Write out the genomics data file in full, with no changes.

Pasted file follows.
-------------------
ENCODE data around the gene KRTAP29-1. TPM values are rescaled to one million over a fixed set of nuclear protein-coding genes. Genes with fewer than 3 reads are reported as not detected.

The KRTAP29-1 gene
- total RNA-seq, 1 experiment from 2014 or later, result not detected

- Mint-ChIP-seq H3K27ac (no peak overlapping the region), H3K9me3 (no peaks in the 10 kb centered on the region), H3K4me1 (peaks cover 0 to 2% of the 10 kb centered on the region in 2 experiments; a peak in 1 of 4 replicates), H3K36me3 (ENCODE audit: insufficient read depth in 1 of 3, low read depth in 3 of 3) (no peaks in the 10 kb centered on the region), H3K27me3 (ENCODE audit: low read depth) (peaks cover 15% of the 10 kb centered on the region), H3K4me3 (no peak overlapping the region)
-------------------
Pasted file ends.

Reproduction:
ENCODE data around the gene KRTAP29-1. TPM values are rescaled to one million over a fixed set of nuclear protein-coding genes. Genes with fewer than 3 reads are reported as not detected.

The KRTAP29-1 gene
- total RNA-seq, 1 experiment from 2014 or later, result not detected

- Mint-ChIP-seq H3K27ac (no peak overlapping the region), H3K9me3 (no peaks in the 10 kb centered on the region), H3K4me1 (peaks cover 0 to 2% of the 10 kb centered on the region in 2 experiments; a peak in 1 of 4 replicates), H3K36me3 (ENCODE audit: insufficient read depth in 1 of 3, low read depth in 3 of 3) (no peaks in the 10 kb centered on the region), H3K27me3 (ENCODE audit: low read depth) (peaks cover 15% of the 10 kb centered on the region), H3K4me3 (no peak overlapping the region)